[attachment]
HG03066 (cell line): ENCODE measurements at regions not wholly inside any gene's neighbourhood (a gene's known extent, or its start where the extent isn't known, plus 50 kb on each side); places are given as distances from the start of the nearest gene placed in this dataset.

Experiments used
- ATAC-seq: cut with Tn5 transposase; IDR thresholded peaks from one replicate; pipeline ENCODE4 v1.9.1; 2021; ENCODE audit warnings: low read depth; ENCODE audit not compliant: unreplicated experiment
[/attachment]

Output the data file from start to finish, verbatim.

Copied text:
HG03066 (cell line): ENCODE measurements at regions not wholly inside any gene's neighbourhood (a gene's known extent, or its start where the extent isn't known, plus 50 kb on each side); places are given as distances from the start of the nearest gene placed in this dataset.

Experiments used
- ATAC-seq: cut with Tn5 transposase; IDR thresholded peaks from one replicate; pipeline ENCODE4 v1.9.1; 2021; ENCODE audit warnings: low read depth; ENCODE audit not compliant: unreplicated experiment